Wolcott Historical Society News - March 2019
By Florence Goodman
This month I will take a break from my series about "Important women of Wolcott" to discuss the history of the Center School and the Wolcott Historical Society's exciting move into that building. But before I begin I must thank Thomas Detlefsen and his wife for correcting me on which house on Woodtick Road was Eva Tyrrell's. The house on the corner in 1905 is not the house on the corner today. Eva's house was the white house in front of Frisbie School at 396 Woodtick Road; I have included a picture of the correct house at the end of this article.
Recently Andrew Larson wrote an article in the Waterbury Republican-American titled "Historical Society has home". A better title might have been, "Historical Society has an additional home." That is because the 1821 Woodtick stone schoolhouse on Nichols Road has served as our museum since 1963 and will continue do so as our "school history museum." We are moving all other Wolcott artifacts into the Center School as an additional museum. The stone schoolhouse is a valuable relic in its own right and it will always be maintained and used by our Society, but it lacks adequate indoor plumbing and display space.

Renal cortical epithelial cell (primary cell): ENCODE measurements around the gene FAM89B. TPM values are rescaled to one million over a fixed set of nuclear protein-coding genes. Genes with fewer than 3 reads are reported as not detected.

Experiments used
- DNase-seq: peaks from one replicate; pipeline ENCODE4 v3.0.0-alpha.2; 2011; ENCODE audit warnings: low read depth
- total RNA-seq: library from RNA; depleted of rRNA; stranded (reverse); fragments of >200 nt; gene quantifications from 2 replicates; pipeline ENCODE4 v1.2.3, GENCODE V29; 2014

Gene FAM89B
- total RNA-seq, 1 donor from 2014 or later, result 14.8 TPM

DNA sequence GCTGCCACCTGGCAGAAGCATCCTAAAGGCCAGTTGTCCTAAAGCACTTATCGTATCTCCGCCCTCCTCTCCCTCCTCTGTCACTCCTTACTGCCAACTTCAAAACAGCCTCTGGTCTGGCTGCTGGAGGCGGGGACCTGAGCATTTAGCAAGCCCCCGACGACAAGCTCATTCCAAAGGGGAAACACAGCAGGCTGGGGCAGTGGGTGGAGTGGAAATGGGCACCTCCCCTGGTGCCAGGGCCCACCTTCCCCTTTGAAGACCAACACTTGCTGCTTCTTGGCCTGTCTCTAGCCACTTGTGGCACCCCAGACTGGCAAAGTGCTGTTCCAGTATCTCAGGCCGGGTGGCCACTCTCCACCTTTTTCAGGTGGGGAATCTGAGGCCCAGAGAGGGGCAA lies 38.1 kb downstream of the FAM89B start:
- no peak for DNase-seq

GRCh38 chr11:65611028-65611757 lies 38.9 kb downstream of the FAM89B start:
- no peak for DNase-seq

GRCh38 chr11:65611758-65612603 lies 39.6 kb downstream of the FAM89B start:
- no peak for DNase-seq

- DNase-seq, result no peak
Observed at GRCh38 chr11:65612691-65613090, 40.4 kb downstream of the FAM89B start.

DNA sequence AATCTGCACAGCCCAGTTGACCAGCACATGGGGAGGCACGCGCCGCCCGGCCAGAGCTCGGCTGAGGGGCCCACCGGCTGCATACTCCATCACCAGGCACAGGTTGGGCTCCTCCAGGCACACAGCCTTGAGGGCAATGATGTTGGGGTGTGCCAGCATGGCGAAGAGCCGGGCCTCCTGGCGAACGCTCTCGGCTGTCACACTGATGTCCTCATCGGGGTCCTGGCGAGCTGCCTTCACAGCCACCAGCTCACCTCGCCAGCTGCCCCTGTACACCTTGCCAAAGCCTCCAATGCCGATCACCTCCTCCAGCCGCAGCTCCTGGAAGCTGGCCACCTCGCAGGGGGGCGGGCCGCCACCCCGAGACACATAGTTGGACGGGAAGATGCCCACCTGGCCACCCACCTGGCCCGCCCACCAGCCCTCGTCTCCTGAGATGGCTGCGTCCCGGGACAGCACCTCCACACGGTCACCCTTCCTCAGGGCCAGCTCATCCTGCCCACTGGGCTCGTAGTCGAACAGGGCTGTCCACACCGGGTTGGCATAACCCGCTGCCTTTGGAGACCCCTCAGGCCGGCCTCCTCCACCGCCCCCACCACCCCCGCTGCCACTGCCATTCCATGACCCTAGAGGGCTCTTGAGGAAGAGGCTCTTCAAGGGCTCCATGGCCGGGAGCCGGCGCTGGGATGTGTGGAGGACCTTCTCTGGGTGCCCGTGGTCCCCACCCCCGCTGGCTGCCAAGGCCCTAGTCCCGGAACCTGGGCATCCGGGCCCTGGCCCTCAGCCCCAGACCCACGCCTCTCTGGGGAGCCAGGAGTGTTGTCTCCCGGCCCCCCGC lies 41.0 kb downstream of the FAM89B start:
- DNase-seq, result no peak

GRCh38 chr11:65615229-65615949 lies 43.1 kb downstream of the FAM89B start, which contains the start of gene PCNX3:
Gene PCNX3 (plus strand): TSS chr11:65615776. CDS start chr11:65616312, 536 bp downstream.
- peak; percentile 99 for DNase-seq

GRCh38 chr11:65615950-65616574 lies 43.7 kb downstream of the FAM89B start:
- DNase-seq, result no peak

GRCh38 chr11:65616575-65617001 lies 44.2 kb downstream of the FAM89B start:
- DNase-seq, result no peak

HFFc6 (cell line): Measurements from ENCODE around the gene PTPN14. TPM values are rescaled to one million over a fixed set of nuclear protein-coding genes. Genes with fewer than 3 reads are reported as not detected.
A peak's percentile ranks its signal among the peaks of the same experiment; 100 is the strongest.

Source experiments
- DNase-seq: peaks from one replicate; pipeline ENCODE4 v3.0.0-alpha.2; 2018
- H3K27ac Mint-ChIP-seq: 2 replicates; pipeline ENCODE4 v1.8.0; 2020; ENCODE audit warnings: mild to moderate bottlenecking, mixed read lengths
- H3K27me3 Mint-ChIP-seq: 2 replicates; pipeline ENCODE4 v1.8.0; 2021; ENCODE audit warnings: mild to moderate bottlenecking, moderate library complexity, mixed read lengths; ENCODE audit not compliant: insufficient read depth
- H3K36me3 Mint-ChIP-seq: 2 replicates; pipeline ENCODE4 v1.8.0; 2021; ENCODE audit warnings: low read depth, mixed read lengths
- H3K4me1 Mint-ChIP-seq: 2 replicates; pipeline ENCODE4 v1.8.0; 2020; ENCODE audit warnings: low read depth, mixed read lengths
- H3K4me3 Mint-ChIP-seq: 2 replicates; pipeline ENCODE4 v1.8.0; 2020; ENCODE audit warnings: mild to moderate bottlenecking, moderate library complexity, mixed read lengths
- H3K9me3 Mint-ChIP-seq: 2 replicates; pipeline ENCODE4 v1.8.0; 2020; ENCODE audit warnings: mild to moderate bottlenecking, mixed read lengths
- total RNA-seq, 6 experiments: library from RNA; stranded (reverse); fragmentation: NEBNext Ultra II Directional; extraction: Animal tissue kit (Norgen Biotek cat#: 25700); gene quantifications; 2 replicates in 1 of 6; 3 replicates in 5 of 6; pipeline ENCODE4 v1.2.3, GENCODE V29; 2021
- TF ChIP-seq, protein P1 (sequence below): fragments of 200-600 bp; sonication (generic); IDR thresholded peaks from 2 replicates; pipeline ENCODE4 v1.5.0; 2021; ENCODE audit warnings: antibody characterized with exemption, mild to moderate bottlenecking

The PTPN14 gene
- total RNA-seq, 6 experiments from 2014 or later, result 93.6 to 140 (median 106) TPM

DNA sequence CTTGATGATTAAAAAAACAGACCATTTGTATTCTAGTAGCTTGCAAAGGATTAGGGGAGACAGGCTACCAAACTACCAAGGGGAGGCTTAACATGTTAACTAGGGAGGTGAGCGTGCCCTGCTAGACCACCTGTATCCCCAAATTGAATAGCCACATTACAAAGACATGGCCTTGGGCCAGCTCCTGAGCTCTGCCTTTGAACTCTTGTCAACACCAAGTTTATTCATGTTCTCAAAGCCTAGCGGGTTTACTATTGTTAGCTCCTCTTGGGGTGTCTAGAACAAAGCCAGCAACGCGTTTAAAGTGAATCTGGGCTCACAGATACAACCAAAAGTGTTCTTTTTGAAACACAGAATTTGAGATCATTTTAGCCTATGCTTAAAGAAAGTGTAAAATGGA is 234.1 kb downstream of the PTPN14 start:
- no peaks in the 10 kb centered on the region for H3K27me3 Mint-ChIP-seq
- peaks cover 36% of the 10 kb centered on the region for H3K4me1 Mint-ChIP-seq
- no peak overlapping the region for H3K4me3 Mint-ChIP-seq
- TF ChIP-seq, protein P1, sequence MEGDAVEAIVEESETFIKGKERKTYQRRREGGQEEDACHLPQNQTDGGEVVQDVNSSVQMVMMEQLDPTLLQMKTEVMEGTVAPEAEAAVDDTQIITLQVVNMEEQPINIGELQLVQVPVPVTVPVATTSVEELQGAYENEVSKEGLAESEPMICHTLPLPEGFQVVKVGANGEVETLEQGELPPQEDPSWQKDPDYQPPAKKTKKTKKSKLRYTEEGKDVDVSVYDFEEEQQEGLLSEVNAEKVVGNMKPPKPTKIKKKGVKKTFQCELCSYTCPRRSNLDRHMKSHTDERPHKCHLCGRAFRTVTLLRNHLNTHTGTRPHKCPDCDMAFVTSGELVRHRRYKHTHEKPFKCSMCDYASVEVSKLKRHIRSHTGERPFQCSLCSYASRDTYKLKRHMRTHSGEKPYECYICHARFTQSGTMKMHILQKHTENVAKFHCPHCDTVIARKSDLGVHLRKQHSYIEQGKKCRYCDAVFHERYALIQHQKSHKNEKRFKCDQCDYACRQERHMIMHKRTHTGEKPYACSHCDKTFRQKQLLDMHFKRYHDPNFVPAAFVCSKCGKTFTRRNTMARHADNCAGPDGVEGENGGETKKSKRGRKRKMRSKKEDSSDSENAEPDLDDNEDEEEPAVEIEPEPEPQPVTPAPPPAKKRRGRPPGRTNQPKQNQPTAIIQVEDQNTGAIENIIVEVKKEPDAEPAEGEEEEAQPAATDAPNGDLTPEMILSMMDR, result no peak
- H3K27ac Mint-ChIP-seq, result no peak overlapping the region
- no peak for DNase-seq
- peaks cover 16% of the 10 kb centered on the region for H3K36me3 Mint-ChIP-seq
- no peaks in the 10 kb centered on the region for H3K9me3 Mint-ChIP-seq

The Center School's location and additional space has made it a perfect spot to house Wolcott's history, not to mention that monies from the will of Addin Lewis (a wealthy native) had to be used for educational purposes. Some of those funds were originally used to build the Center School and so that building must be used for educational purposes. Another plus is that the town municipal officer, Mary Morrone has relocated there and our displays will be visible to so many more residents. We hope to have the move completed by late spring and open to the public at that time so it's only fitting that I give our second home a good introduction.
The original Center School was known as the "little red schoolhouse" built in the mid-1800s. It was a one-room structure, which included a small entry and a single classroom; fire destroyed the building and most of its contents on January 27, 1931. A week later the town leased the Beecher Memorial Hall from the Congregational Church and classes were held there until the new school was built. The town received $3000 in insurance money, but additional funds were needed to build the new structure so a town meeting was held. The March 2nd town meeting had 60 to 70 residents in attendance who voted to levy a 30-mill tax rate to include enough funds to cover the total cost of the building and all supplies to replace the Center School. The new structure consisted of one large room with seats for 40 to 50 pupils and indoor bathrooms and running water. The basement was used as a play area for students in inclement weather.